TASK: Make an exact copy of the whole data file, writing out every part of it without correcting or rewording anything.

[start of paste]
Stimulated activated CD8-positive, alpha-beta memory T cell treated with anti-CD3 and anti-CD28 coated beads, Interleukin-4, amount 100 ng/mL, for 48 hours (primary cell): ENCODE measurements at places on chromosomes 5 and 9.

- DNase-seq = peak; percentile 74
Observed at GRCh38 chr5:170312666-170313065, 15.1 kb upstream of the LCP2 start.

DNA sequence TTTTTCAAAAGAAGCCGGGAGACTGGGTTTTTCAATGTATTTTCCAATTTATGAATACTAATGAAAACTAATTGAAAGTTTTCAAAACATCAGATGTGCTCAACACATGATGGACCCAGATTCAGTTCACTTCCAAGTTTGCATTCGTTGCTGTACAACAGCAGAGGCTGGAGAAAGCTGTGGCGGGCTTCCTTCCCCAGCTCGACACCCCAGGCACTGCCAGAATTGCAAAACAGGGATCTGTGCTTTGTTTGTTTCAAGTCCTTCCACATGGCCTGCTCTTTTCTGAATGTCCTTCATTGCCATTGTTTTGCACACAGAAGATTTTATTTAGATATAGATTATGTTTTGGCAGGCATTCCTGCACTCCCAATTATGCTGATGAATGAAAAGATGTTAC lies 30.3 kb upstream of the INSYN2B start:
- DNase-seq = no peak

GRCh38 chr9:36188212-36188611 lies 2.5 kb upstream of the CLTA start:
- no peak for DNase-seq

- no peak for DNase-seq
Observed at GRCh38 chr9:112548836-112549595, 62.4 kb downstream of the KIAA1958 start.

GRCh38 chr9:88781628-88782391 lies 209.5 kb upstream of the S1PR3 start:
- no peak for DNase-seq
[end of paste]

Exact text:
Stimulated activated CD8-positive, alpha-beta memory T cell treated with anti-CD3 and anti-CD28 coated beads, Interleukin-4, amount 100 ng/mL, for 48 hours (primary cell): ENCODE measurements at places on chromosomes 5 and 9.

- DNase-seq = peak; percentile 74
Observed at GRCh38 chr5:170312666-170313065, 15.1 kb upstream of the LCP2 start.

DNA sequence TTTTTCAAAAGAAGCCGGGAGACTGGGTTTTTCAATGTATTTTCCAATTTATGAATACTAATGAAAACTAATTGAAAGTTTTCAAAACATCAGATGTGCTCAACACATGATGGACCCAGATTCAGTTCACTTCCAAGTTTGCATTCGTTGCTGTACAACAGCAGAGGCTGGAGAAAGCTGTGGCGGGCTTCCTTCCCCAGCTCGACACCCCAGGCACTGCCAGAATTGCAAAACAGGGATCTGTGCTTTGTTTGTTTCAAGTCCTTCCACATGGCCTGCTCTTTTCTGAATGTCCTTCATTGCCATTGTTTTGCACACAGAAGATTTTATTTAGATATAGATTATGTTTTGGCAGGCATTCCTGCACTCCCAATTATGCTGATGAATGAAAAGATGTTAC lies 30.3 kb upstream of the INSYN2B start:
- DNase-seq = no peak

GRCh38 chr9:36188212-36188611 lies 2.5 kb upstream of the CLTA start:
- no peak for DNase-seq

- no peak for DNase-seq
Observed at GRCh38 chr9:112548836-112549595, 62.4 kb downstream of the KIAA1958 start.

GRCh38 chr9:88781628-88782391 lies 209.5 kb upstream of the S1PR3 start:
- no peak for DNase-seq